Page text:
Internet Book of Shadows, (Various Authors), , at sacred-texts.com
‘He Casts the Circle’
In August 1959, Gerald Gardner received a letter from Carl Weschcke, owner and CEO of the American occult publishing house, Llewellyn. Carl, having read Gardner’s books, had written to ask him if he had any knowledge about a device called the ‘witches cradle’ which he had seen mentioned in William Seabrook’s book Witchcraft, It’s Power and Influence Today. The ‘witches cradle’ was a suspended ‘cage’ that purportedly heightened psychic sensitivity through the use of restraints, combined with a monotonous swinging motion. Gardner replied that he had not come across such a contraption, or its use in the Craft, and went on to say “I have asked many of the older witches, and none of them had ever heard of it.” After a few more letters had been exchanged, Gardner referred Carl to several other people including Margaret Bruce and Charles Clark, for further discussion.
Carl first wrote to Charles in 1961, the beginning of an exchange that was to last about 20 years. In one letter from 1968, Charles mentioned to Carl that he had “some copies of the late G. B. Gardner’s Rituals that he sent me [Charles] for opinions from time to time,” and wondered if Carl would be interested in them. When Gardner had still been alive, Charles and he had discussed the publication of material and Gerald had agreed that this may help people better understand the Craft, and what it was about.1 Consequently, Charles packaged the papers up and sent them to Carl in April 1969. Extracts from them were published in Llewellyn’s magazine Gnostica, but they really came to light when Aidan Kelly obtained photocopies and subsequently wrote about them in his book Crafting The Art of Magic, where the term ‘Weschcke Documents’ was first coined.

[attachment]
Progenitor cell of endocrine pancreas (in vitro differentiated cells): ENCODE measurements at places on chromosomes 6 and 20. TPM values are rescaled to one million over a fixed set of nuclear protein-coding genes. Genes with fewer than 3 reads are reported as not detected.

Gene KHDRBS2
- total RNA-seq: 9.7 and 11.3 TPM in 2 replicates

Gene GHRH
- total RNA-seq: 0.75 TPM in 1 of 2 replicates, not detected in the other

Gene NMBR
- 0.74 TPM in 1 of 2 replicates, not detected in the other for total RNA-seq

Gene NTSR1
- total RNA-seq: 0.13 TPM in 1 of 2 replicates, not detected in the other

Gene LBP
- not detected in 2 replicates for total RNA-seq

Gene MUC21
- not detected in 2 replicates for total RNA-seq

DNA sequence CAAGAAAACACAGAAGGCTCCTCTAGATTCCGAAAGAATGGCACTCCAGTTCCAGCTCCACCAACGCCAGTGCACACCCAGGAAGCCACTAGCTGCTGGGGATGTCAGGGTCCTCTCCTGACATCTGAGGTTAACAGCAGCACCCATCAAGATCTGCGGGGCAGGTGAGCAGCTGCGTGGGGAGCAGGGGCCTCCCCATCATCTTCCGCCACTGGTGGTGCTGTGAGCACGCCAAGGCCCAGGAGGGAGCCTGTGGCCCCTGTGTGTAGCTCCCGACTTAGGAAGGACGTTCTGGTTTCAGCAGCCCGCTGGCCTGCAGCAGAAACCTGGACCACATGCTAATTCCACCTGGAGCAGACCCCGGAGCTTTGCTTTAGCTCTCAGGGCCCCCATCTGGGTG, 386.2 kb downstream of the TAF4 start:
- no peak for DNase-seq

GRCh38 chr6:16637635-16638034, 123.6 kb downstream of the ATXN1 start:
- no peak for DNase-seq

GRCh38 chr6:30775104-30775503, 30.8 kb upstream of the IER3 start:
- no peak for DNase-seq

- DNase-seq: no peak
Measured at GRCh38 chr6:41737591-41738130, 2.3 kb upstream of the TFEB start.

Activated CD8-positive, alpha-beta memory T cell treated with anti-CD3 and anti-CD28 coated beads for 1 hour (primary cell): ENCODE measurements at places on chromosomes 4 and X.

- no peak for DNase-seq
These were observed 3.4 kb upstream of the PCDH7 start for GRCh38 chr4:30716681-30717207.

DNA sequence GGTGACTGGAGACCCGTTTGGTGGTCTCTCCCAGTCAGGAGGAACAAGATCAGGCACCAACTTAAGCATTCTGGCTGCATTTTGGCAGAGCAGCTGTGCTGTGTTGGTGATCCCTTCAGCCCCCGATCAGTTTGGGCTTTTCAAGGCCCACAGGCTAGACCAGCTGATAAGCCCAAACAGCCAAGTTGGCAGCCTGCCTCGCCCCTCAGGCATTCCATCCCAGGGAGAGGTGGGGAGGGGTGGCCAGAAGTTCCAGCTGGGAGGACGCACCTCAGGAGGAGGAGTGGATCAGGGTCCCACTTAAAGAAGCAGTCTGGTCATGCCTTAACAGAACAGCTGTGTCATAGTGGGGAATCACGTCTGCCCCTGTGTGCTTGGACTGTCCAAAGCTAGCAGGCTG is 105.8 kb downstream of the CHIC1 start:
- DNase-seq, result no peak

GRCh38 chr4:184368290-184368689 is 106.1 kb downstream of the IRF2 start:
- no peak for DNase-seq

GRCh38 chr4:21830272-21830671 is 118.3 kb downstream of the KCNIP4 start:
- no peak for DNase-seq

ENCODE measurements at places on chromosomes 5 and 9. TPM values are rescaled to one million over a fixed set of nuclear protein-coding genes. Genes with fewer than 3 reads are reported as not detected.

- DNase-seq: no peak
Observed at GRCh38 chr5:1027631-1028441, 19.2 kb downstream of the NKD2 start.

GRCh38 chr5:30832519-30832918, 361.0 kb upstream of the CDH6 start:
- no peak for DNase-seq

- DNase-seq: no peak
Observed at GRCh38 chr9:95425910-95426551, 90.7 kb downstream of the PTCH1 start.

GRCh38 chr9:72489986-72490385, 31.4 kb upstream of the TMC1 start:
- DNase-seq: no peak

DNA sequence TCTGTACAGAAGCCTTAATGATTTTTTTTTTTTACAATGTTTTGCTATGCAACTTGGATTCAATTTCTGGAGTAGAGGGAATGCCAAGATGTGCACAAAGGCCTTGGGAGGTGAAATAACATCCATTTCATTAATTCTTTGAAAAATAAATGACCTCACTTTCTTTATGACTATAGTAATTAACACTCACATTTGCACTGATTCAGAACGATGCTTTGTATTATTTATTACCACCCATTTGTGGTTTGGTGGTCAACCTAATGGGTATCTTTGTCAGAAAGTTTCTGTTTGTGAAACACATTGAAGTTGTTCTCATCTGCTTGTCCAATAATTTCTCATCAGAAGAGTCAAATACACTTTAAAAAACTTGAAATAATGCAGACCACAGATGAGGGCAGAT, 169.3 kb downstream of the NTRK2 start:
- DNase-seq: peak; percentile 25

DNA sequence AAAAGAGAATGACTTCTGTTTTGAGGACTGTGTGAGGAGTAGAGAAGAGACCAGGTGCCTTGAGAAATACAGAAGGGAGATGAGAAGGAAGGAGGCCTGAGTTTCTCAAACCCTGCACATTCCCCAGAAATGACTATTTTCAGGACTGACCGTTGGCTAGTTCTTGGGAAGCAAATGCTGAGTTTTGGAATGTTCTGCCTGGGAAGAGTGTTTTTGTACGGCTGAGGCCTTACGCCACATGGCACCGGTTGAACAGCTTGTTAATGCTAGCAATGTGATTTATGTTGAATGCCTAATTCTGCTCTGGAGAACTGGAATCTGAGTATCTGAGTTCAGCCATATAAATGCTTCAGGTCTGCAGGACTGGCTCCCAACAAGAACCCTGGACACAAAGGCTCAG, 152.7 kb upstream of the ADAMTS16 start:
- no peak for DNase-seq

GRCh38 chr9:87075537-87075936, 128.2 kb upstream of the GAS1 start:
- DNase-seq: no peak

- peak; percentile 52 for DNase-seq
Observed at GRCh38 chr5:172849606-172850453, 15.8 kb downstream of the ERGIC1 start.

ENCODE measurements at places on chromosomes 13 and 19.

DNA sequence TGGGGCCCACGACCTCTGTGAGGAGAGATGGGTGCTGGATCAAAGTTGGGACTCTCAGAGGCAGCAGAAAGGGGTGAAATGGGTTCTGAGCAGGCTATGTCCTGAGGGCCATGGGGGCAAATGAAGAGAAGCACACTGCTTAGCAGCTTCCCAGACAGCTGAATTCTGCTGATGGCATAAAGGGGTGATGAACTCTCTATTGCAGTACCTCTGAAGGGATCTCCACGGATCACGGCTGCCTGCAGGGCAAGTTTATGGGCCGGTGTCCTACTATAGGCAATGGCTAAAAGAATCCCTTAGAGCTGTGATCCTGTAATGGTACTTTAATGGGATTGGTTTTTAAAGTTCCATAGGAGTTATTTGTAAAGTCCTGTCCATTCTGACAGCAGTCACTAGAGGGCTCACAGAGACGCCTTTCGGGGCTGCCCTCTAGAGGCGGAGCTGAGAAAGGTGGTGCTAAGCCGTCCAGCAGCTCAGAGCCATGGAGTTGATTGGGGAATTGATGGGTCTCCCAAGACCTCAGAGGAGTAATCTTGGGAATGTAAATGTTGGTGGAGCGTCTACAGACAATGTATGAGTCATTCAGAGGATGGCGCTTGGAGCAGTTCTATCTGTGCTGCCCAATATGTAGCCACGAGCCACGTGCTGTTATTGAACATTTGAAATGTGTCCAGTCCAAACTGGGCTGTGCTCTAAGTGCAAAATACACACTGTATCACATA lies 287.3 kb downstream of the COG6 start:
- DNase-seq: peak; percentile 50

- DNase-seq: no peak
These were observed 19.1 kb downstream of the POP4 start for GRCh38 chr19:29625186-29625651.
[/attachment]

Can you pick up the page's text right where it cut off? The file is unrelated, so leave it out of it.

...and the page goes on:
The ‘Weschcke Documents’ are a collection of papers consisting of 38 typed pages of ‘Gardnerian’ ritual material, including all eight Sabbats, ‘The Old Laws’, three ways of forming the circle, ‘To Gain the Sight’, ‘The Eightfold Way’, the three degrees, consecrations, various versions of The Charge and Amalthean Horn, as well as a copy of ‘The Witches Chant’ (which many now know as ‘The Witches Rune’). Many of them also have handwritten amendments on them, in what appears in most cases, to be Gerald Gardner’s own handwriting. During the 1950s, documents like these were sometimes sent to new initiates for them to copy into their own personal Books of Shadows.
Those of you who have seen Gerald’s writing will know what a ‘scrawler’ he was, and how bad his spelling appears to have been. Aidan Kelly suggests that he was marginally dyslexic,2 Philip Heselton considers Gardner’s poor English and phonetic way of spelling, to be a consequence of his lack of formal education,3 and Ronald Hutton has suggested that Gardner’s ‘aberrant spelling’ was an attempt by him to make things look more archaic.4 I personally think the latter is unlikely as Gardner displays similar traits in his personal correspondence.
These typed documents, whilst obviously easier to read, also exhibit similar poor spelling. A further ‘quirk’ of Gardner’s (in a time before text messaging) was his penchant for abbreviating words. For example, he would sometimes put ‘wd’ for ‘would’ and ‘shd’ in place of ‘should’. Furthermore, he had a peculiar habit of using a typewriters’ small case ‘l’ instead of correctly using a capital ‘I’; in some instances he even uses a capital ‘L’ for ‘I’, and it is not unusual to see a mix of both in the same document. As with so many things Gardner-related, he was never completely consistent in his lackadaisicalness, something that I think is quite frustrating for Craft historians!